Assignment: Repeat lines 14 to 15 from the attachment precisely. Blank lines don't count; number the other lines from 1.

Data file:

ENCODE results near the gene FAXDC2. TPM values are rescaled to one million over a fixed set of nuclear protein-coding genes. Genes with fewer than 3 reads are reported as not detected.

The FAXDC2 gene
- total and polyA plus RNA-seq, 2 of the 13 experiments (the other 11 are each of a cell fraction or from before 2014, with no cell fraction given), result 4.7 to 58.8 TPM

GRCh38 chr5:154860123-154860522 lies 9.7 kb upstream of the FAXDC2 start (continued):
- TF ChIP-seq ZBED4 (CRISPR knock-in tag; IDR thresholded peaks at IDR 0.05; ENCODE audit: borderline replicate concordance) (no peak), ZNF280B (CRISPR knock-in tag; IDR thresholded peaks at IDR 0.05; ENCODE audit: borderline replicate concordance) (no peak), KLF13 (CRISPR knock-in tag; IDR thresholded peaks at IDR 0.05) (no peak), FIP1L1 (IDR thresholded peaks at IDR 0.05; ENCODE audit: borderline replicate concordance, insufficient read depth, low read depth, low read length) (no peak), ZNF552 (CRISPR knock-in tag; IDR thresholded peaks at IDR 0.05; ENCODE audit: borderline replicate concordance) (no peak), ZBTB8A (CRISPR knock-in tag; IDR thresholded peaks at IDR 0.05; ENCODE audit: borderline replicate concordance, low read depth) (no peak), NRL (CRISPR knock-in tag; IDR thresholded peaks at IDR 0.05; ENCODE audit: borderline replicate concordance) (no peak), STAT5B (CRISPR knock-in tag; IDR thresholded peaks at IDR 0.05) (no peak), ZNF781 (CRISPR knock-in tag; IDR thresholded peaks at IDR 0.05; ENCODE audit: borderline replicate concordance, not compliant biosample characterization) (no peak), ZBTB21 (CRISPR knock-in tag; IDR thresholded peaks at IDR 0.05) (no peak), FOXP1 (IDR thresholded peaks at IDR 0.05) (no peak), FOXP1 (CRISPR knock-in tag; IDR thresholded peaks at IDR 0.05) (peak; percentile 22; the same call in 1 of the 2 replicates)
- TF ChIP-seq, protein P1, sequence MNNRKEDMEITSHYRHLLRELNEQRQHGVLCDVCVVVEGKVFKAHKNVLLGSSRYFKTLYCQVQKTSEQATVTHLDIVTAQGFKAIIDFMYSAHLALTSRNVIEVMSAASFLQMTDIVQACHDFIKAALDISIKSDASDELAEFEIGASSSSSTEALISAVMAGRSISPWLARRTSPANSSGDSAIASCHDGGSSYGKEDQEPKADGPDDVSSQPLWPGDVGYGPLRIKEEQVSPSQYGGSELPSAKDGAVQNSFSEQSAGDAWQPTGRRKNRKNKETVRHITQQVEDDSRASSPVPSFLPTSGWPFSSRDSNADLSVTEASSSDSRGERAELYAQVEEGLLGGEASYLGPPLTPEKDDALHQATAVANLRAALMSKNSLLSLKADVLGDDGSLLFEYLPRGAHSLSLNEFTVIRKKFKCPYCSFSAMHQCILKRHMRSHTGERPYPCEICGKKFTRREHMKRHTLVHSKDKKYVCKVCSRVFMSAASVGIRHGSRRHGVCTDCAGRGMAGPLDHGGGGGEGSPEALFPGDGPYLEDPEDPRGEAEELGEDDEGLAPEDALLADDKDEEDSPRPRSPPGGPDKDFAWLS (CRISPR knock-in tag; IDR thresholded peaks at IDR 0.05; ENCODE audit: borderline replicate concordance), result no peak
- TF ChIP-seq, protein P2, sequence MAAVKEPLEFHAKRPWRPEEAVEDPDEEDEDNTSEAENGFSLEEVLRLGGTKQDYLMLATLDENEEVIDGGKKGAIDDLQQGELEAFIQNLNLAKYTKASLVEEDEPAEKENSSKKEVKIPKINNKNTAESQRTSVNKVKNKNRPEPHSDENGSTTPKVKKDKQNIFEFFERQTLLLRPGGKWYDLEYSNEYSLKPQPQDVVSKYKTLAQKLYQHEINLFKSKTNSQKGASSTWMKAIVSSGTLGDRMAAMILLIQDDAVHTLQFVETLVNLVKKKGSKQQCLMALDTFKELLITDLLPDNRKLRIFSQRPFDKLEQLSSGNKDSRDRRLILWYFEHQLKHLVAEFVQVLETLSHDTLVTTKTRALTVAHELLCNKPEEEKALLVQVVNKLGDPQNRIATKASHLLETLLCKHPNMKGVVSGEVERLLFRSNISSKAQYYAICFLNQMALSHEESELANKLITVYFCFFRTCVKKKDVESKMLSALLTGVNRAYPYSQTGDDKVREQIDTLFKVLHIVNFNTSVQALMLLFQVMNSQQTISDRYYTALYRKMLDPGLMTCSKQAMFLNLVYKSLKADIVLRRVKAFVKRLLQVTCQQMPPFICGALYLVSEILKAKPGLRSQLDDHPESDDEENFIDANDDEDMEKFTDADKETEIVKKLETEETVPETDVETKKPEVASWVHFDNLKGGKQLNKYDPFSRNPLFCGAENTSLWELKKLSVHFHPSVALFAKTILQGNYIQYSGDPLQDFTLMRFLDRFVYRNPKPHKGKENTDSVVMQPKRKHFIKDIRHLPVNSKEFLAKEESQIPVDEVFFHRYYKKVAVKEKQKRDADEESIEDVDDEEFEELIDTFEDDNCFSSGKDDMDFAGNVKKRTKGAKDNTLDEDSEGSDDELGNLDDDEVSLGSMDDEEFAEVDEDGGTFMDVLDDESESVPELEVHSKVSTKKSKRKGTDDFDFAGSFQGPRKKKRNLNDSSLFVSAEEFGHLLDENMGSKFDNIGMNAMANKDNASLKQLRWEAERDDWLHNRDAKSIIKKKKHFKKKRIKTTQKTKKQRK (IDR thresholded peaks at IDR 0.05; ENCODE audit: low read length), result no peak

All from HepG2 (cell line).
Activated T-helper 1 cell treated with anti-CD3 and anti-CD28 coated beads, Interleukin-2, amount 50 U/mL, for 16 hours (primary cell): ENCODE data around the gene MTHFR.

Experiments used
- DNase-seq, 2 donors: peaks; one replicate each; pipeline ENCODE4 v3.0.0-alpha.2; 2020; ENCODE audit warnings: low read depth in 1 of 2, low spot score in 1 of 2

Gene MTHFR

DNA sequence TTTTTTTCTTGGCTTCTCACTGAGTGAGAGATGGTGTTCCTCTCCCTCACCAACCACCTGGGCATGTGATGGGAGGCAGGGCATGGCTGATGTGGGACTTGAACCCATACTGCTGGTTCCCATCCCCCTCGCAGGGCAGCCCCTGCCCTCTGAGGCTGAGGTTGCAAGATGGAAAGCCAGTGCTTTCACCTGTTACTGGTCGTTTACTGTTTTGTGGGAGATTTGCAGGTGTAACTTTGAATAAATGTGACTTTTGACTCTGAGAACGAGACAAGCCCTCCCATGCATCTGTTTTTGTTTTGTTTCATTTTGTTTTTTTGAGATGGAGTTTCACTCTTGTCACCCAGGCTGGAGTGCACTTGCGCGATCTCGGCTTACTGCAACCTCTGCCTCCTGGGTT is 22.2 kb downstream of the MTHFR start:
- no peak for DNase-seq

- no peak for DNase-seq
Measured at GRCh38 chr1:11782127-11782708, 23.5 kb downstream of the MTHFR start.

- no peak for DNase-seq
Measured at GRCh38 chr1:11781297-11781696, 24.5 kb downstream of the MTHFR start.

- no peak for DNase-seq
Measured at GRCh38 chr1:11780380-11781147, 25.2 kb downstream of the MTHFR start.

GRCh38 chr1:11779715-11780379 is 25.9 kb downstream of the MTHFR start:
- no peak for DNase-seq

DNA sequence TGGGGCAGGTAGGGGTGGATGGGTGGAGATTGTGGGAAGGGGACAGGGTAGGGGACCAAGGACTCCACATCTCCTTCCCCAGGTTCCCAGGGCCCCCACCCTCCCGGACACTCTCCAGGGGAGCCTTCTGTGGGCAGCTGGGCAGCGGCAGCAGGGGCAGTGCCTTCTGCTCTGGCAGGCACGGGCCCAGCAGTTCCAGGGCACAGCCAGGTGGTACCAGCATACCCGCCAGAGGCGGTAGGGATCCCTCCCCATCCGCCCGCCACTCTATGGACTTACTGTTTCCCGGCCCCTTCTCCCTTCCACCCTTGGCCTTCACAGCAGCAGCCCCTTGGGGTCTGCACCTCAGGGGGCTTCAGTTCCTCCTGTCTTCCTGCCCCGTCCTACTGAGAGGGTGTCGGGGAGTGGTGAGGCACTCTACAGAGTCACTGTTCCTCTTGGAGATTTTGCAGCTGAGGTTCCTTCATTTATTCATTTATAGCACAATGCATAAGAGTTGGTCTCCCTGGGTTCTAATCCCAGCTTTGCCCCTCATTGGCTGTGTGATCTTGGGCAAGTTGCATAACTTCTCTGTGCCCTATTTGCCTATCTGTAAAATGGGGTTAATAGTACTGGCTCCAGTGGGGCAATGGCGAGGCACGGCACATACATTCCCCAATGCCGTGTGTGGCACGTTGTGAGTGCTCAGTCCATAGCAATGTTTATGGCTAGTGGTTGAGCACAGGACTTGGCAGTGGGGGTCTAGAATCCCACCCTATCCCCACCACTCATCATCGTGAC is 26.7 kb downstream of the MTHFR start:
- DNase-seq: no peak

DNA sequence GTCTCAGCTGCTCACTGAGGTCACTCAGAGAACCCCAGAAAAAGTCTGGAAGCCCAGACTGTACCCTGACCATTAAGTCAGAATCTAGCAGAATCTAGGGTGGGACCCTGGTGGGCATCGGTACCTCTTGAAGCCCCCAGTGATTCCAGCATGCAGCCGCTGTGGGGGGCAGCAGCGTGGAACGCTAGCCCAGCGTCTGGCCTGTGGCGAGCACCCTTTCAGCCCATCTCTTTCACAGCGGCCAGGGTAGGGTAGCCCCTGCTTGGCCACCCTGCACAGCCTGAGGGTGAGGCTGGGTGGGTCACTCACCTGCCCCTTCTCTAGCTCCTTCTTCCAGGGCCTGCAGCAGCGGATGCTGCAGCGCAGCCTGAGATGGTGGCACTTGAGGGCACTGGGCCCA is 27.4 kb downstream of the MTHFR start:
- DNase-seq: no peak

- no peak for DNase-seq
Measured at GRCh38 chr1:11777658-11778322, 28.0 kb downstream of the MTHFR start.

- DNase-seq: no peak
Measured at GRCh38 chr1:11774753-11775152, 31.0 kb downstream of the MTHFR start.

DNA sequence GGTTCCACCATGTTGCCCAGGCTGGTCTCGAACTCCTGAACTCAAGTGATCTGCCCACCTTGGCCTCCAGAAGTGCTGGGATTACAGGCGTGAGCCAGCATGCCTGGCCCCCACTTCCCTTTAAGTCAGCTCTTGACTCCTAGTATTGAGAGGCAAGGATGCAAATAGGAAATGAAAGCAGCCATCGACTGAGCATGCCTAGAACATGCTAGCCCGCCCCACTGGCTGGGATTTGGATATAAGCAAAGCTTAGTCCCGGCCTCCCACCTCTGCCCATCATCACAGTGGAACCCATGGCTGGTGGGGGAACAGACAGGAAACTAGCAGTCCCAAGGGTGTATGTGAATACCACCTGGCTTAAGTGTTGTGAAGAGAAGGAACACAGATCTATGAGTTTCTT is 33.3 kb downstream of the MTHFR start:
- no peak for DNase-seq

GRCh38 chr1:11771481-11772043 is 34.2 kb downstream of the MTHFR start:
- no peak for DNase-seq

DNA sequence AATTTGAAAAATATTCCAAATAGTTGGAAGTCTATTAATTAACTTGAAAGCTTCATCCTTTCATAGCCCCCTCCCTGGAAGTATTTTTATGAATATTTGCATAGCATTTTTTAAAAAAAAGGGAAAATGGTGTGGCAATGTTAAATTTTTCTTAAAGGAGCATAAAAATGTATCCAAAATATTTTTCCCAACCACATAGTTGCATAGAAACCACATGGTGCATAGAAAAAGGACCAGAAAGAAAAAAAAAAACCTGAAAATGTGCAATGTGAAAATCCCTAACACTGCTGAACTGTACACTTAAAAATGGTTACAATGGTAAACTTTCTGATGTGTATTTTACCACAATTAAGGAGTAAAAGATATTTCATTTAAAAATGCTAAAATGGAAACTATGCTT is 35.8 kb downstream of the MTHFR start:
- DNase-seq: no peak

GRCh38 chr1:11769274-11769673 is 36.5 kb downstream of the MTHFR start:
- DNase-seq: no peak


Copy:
- no peak for DNase-seq

- no peak for DNase-seq